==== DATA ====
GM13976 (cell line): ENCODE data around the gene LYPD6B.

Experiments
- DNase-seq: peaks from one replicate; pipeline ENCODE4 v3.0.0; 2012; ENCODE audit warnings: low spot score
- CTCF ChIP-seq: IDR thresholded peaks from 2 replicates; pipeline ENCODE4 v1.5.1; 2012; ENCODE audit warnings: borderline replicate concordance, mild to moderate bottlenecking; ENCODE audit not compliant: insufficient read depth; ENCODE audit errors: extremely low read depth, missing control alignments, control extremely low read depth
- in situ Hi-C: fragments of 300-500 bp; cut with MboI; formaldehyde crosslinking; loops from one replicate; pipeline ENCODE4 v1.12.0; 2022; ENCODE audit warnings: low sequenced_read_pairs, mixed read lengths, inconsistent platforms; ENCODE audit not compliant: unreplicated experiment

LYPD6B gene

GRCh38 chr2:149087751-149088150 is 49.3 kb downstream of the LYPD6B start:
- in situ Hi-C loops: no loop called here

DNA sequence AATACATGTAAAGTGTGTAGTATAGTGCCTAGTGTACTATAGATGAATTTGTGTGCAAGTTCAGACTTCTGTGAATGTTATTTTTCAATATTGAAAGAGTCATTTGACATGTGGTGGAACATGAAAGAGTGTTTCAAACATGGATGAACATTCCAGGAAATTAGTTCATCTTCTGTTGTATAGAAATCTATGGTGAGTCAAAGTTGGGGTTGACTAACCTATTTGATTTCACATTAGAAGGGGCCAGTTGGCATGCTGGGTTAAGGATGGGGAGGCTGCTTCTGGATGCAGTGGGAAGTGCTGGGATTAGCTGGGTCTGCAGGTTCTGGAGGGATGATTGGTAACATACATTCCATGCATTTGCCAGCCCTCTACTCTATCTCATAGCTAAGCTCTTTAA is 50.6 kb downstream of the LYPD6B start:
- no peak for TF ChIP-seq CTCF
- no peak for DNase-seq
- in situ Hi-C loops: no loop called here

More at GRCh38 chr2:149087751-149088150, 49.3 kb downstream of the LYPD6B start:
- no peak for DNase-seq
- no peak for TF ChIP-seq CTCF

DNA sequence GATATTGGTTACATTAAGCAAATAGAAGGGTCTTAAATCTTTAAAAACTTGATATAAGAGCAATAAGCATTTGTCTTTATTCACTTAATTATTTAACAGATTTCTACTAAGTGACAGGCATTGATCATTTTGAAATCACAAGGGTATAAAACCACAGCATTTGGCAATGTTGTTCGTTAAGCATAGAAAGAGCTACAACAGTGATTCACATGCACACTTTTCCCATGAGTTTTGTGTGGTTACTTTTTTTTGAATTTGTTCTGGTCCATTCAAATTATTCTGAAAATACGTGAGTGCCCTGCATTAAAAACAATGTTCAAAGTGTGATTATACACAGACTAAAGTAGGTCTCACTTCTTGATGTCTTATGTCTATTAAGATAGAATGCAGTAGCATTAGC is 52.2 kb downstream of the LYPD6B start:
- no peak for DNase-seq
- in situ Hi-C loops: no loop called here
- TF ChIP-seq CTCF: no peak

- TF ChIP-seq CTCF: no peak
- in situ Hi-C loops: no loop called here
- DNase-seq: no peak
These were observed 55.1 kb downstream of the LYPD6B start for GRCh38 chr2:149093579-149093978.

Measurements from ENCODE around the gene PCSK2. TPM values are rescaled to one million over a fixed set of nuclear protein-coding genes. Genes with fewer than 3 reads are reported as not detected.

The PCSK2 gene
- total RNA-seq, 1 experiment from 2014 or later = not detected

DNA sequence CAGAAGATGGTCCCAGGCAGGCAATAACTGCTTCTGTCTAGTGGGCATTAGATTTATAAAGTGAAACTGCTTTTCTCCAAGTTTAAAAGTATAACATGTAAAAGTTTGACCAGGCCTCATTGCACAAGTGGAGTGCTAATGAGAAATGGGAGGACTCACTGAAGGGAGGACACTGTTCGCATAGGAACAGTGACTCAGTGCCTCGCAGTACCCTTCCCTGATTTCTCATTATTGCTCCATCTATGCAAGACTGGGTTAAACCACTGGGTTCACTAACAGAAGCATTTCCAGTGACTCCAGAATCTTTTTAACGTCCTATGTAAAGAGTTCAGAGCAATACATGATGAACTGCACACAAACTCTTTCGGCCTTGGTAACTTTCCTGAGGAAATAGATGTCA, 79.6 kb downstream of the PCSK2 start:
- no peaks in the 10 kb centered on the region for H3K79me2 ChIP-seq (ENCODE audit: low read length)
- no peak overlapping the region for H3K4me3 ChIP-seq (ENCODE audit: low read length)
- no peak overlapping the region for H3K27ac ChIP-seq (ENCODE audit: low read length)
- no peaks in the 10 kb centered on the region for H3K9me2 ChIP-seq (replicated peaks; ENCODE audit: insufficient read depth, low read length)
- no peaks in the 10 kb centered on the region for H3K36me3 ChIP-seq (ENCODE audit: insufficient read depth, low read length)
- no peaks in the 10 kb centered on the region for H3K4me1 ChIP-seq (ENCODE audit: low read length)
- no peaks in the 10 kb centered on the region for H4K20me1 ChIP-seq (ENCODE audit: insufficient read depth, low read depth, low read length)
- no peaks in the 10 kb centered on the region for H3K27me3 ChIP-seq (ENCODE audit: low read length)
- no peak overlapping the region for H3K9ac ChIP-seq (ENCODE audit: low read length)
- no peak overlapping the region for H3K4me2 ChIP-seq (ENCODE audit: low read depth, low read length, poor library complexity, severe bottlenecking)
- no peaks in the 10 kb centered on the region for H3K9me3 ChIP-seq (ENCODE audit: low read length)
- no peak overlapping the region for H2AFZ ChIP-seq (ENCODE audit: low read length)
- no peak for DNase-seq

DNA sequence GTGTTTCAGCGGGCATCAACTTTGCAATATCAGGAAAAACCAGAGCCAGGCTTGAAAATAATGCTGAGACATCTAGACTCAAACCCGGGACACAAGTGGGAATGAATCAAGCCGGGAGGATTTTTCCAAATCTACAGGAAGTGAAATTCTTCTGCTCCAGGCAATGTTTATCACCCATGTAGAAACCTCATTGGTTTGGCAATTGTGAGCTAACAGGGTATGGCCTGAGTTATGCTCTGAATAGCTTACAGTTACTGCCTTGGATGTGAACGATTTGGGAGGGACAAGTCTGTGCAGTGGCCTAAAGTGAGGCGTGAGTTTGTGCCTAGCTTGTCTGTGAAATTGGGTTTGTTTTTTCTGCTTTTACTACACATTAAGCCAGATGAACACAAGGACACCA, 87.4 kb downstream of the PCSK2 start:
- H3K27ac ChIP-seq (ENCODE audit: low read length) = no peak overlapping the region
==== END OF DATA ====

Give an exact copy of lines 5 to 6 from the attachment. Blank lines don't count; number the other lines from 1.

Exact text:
- in situ Hi-C: fragments of 300-500 bp; cut with MboI; formaldehyde crosslinking; loops from one replicate; pipeline ENCODE4 v1.12.0; 2022; ENCODE audit warnings: low sequenced_read_pairs, mixed read lengths, inconsistent platforms; ENCODE audit not compliant: unreplicated experiment

LYPD6B gene